As a new health facility recently opened, we decided to set up another birth waiting home nearby. therefore the number increased from our original target of 27 to 28, while staying on budget.
Amount spent so far
Supplies and equipment for 28 birth waiting homes
Training for 28 hosts
Support payments for hosts
Thank you so much for supporting safe births for women in Sierra Leone! Please check out our website to learn more about our work improving the health of communities across Africa, Asia and Latin America, and how you can get involved. You can also find us on Twitter @healthpoverty.
The birth waiting homes are up and running!
posted August 26, 2013 by Isabel Garcia
To select the location of birth waiting homes we began by working with the local health authorities to draw up criteria for women to become hosts. Health Poverty Action field officers then held meetings with community members to decide on local women who would become a birth waiting home host. The most important things were that their house must be close to a health facility, with a room to accommodate women and that they would be able and willing to provide support.
Once suitable women were found who volunteered to act as hosts, training was conducted so that they would be able to:
- Give advice to women on keeping themselves and their family clean.
- Provide support and encouragement during labour and recognise danger signs.
- Accompany women to their nearest health facility when labour commences.
- Give advice on maternal and newborn care after birth.
- Give advice and support women on breastfeeding and family planning.
- Ensure the home is clean and the furnishings looked after.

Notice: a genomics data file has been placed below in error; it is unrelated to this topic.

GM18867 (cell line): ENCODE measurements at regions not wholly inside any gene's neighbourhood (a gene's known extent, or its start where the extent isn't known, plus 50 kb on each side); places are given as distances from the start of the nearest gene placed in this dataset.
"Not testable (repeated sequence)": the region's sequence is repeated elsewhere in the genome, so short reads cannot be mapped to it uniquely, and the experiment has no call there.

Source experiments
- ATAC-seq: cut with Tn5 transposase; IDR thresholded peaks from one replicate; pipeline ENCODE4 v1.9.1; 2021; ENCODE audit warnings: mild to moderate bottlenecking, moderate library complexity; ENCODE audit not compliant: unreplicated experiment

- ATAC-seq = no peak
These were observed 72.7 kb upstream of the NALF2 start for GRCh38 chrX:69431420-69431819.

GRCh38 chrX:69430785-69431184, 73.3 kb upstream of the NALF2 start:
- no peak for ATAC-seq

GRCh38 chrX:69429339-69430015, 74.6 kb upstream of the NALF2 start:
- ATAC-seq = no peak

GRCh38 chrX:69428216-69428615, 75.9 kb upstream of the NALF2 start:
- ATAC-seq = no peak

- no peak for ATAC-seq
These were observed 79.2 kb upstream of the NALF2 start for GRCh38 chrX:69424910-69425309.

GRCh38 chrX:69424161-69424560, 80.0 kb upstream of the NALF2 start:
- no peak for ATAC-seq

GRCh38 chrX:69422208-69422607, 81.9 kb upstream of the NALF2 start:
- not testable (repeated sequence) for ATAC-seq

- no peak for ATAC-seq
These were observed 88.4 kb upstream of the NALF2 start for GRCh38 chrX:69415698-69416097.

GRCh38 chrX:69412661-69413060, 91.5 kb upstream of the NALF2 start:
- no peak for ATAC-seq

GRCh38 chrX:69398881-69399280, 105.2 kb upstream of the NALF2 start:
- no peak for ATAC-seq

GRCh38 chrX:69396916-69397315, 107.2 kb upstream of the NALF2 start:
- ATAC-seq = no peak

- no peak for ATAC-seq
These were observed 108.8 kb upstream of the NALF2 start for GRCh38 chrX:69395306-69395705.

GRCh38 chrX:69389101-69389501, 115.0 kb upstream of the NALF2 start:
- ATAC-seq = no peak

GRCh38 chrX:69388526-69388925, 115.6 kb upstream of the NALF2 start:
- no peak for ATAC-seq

Some of the women did not speak the national language, Krio, so they separated into groups with trainers who could better communicate with them. Hosts were also provided with picture books for their own reference and to help communicate health messages with women they accommodate.
All birth waiting homes are now up and running and furniture has been purchased to provide each home with a bed, table and chairs as well as linen and items for washing and cooking. Replacements will be provided when needed.
They have already proven popular - so popular in fact that some women started using them before all the new furniture was even in place! So far women are travelling from up to 10 miles away and staying an average of 3 \u00bd days at a time. We expect the number using the homes to increase significantly over the next few months as word gets around. To help this we have also been training local women as ‘Maternal Health Promoters’ to encourage pregnant women to use health facilities and birth waiting homes.
|Line Items||Projected budget||Amount spent so far|
Supplies and equipment for 27 birth waiting homes|
Training for27 hosts
Support payments for hosts
Accommodation and care for women about to give birth in rural Sierra Leone will save many lives.
Why we care: Mothers in labor face the daunting prospect of traveling long distances over difficult terrain.
How we're solving this: Community-based referral centers provide welcome and supportive birth waiting homes for mothers to be.
Sierra Leone is a dangerous place for a mother-to-be. The number of women dying due to complications in childbirth is among the highest on the planet. What should be a time of hope and joy is all too often a time of worry and, sometimes, tragedy.
- Supplies and equipment for 27 birth waiting homes includes beds, table, linen, buckets, cups and washing items
- Training for 27 hosts includes transport, refreshments and accommodation
- Training materials includes flipcharts, marker pens, manuals and certificates